01 Jun Update on State of Law on Physician-Assisted Death in Canada (May 30, 2016) (Canada (Attorney General) v. E.F., 2016 ABCA 155 (CanLII))
by Brynna Hambly
Background and Case Summary
The Supreme Court of Canada in Carter v. Canada (Attorney General), 2015 SCC 5 (CanLII) (“Carter”) outlined a constitutional exemption to sections 241 and 14 of the Criminal Code of Canada, which made it illegal to assist a person in committing suicide. An earlier entry on this case can be found here. As expressed by the Court in Carter and summarized in Canada (Attorney General) v. E.F., 2016 ABCA 155 (CanLII), (“EF”) for an applicant to meet the constitutional exemption he or she must be:
 …1) a competent adult who 2) clearly consents to the termination of life and 3) has a grievous and irremediable medical condition (including an illness, disease, or disability that 4) causes enduing suffering that is intolerable to the individual in the circumstances of his or her condition.
In Carter, the Supreme Court gave the federal government 12 months to implement a new legislative scheme that permitted physician assisted death. The Court later granted the government a further 4 month extension before the relevant provisions of the Criminal Code of Canada would be deemed invalid (which expires June 6, 2016) (see link here for that decision).
During the 12 month suspension on the declaration of invalidity, individuals who wanted to access physician-assisted death were forced to apply to the courts for an exemption to the ban. Since Carter, there have been a few such applications, including: H.S. (Re), 2016 ABQB 121 (CanLII) and A.B. v Canada (Attorney General), 2016 ONSC 1912 (CanLII). Most recently, the Alberta Court of Appeal considered such an application in EF.
In EF, a 58 year old woman suffering from an illness, which caused severe uncontrollable muscle spasms sought and was granted an exemption to the ban on medical assisted death by Justice M.R. Bast of the Alberta Court of Queen’s Bench. E.F.’s condition was psychiatric in nature but was irremediable and so severe that effectively rendered her blind, unable to eat or move. She had full mental competency but she was not close to death.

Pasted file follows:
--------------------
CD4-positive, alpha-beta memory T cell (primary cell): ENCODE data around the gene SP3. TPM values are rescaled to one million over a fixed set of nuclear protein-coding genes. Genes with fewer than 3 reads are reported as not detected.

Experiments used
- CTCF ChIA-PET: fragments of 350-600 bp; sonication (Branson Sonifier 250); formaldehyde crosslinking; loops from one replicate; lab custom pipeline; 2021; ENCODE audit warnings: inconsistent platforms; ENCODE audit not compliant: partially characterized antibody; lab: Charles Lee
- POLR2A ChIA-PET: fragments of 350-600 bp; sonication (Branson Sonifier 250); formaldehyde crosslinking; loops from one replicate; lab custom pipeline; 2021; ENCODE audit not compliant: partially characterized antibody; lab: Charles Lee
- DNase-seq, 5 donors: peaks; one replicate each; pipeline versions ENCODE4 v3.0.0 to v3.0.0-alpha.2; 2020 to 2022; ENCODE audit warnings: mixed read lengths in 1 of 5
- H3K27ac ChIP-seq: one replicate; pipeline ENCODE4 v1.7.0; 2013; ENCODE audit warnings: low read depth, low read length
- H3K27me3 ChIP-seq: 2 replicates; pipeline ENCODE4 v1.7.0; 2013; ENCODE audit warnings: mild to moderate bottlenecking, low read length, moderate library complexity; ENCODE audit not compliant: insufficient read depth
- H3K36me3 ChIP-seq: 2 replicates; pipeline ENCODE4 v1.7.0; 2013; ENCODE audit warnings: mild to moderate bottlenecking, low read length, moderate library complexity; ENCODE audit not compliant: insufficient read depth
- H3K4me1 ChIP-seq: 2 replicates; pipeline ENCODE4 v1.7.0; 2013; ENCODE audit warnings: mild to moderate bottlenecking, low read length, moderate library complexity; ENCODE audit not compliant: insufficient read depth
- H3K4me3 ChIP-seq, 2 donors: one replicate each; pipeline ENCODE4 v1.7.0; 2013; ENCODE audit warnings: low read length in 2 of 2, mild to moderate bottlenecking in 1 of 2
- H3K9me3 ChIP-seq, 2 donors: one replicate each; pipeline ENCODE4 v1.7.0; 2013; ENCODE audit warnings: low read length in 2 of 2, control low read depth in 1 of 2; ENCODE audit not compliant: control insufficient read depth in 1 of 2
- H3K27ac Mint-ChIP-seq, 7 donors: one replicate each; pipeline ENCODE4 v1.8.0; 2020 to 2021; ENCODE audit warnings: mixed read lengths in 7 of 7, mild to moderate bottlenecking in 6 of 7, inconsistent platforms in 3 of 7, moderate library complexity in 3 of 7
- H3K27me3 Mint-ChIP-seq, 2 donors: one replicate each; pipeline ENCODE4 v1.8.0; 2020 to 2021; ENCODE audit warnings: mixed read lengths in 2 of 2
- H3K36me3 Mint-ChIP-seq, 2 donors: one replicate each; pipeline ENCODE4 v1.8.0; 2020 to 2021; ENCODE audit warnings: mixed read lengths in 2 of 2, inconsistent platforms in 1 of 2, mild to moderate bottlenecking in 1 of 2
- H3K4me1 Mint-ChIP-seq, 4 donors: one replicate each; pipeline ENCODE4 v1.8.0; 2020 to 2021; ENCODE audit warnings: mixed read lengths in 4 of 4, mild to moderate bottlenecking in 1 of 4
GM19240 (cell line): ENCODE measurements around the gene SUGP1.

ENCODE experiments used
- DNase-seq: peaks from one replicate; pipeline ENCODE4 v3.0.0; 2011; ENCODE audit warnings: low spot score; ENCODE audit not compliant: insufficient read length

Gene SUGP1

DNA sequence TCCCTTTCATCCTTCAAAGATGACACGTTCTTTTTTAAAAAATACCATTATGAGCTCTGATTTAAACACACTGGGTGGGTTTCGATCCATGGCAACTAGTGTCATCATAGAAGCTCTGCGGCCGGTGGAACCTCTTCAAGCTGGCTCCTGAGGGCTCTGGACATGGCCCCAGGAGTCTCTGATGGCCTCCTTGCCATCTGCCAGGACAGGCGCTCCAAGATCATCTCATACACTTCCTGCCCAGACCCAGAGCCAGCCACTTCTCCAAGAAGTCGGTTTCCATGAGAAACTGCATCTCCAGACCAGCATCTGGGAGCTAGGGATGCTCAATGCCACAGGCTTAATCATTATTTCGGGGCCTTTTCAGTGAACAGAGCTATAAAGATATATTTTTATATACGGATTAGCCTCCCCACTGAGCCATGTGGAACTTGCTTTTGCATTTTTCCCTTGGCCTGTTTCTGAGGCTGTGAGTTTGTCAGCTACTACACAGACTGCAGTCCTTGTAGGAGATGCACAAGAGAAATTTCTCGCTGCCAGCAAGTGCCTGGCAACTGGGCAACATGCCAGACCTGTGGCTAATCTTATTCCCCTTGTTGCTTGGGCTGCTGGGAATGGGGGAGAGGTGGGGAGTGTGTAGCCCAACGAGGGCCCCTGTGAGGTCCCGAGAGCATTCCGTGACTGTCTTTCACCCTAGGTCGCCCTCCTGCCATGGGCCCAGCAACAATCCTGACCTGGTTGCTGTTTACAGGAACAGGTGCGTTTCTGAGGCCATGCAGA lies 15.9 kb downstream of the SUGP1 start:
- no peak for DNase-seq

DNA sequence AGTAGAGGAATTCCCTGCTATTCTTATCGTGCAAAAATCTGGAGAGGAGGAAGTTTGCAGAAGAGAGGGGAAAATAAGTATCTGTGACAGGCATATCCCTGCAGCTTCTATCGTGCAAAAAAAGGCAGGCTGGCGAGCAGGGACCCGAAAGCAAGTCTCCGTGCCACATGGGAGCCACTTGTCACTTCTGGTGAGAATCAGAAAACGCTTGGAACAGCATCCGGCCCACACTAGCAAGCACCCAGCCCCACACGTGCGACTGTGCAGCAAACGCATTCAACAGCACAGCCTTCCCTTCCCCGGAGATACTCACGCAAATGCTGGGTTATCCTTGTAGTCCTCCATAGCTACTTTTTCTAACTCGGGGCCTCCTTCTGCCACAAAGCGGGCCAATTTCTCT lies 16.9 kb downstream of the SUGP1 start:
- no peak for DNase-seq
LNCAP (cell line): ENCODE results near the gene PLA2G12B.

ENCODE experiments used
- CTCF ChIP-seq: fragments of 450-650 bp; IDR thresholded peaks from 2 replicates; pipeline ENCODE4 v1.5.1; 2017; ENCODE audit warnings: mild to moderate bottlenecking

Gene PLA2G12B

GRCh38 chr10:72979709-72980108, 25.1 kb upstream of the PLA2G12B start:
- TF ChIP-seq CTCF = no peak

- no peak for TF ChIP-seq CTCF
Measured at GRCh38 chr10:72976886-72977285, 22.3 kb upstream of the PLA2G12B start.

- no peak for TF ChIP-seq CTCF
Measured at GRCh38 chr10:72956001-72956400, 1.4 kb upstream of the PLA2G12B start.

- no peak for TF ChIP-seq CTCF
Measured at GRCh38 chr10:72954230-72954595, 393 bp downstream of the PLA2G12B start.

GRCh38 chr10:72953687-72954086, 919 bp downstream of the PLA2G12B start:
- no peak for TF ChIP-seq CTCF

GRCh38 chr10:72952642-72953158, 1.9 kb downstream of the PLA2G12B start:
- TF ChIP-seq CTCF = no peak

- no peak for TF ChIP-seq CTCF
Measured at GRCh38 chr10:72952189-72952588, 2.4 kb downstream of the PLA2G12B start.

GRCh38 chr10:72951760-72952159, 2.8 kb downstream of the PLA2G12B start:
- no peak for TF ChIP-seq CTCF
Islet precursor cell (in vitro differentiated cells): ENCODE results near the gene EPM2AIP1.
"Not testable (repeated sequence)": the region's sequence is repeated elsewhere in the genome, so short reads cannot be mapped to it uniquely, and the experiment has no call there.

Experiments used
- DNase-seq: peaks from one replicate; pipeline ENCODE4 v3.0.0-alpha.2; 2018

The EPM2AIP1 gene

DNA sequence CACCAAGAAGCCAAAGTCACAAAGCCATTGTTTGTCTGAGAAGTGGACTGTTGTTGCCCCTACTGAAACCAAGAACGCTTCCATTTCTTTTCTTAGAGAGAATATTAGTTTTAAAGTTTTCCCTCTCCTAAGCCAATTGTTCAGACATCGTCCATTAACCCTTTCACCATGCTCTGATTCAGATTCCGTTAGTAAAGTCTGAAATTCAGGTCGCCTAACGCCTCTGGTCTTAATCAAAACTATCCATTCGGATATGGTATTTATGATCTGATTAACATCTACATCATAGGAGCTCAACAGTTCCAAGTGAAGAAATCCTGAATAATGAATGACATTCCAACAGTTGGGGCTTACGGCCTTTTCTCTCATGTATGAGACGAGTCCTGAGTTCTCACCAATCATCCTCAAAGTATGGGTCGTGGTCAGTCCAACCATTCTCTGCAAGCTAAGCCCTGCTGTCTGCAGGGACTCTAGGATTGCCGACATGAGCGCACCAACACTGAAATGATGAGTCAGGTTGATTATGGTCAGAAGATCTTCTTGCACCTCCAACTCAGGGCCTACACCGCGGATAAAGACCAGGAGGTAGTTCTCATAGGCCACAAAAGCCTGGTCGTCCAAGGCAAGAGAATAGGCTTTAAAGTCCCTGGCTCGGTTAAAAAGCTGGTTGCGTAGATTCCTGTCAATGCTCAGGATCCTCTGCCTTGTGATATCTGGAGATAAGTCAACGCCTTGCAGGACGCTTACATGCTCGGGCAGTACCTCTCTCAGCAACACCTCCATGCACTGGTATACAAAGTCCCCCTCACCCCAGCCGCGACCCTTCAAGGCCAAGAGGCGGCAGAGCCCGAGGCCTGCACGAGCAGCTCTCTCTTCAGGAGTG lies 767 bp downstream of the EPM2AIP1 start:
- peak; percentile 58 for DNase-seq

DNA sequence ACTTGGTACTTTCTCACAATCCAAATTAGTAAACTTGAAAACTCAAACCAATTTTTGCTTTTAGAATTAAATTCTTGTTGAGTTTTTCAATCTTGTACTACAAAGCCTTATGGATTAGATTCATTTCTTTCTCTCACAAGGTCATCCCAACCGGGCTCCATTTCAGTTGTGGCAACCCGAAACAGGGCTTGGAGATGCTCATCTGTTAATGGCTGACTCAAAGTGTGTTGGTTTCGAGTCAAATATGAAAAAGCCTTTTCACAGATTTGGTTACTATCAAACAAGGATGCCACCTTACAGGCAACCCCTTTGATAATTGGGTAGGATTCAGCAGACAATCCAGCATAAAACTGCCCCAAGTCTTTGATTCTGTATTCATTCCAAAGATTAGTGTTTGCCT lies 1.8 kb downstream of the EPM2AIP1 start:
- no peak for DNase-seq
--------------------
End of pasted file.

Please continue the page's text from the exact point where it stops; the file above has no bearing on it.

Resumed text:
The Attorneys General of Canada and of British Columbia (the jurisdiction where a physician who would assist her was located) appealed the decision on the basis that E.F. did not meet the Carter exemption because her condition was: 1) psychiatric in nature, 2) not terminal (and therefore her death not “reasonably foreseeable),” and 3) there was insufficient evidence to support her condition.
The Court of Appeal unreservedly rejected the government’s arguments, noting that the Supreme Court of Canada did not “explicitly or inferentially” exclude persons with psychiatric illnesses from accessing medical assistance in dying if they met the other criteria (para 59). Further, it said, the broad right described in Carter of “a grievous and irremediable medical condition could include conditions that are not life-threatening or terminal” (at para 28). The Court of Appeal also found the fact that E.F. had not been examined by a psychiatrist was not fatal to her claim, as the Government had argued. The expert psychiatric and medical evidence, along with the evidence of her long-time treating physician was sufficient to support her claim.
The government has introduced a new bill to accommodate the changes in the law brought about by Carter entitled Bill C-14, An Act to amend the Criminal Code and to make related amendments to other Acts (medical assistance in dying), 42nd Parliament, 1st Session (as amended by the Standing Committee on Justice and Human Rights). However, the Bill has faced a number of delays. As of June 1, 2016, Bill C-14 has passed a third reading and has been forwarded to the Senate where it is likely to face amendments (see article here).
The Court of Appeal’s decision calls into question the constitutionality of Bill C-14 even prior to its passing into law. The Attorneys General presumably opposed E.F.’s application (and appealed the lower court’s decision) because the issues raised in this case squarely challenged the Government’s proposed stance on physician-assisted death in Bill C-14. Being aware of this, the Court of Appeal directly questioned the appropriateness of the federal government taking an adversarial role in an individual’s application for a court-ordered exemption to the ban on assisted death in order to further its own agenda. The Court of Appeal found that such applications were not meant to adversarial and the Court in Carter intended that courts, not governments, were to be the “gatekeepers” of exemptions until a new law is enacted (at para 71).
It is likely that Bill C-14 will not be passed prior to the June 6, 2016 deadline set by the Court. Even if it passes, there is little doubt that there will be further constitutional challenges. The decision of EF gives us a glimpse into the future of these constitutional challenges, most notably on the basis of its restrictiveness and the reasonable foreseeability of death requirement.
We will watch this topic with interest and monitor any developments as they arise.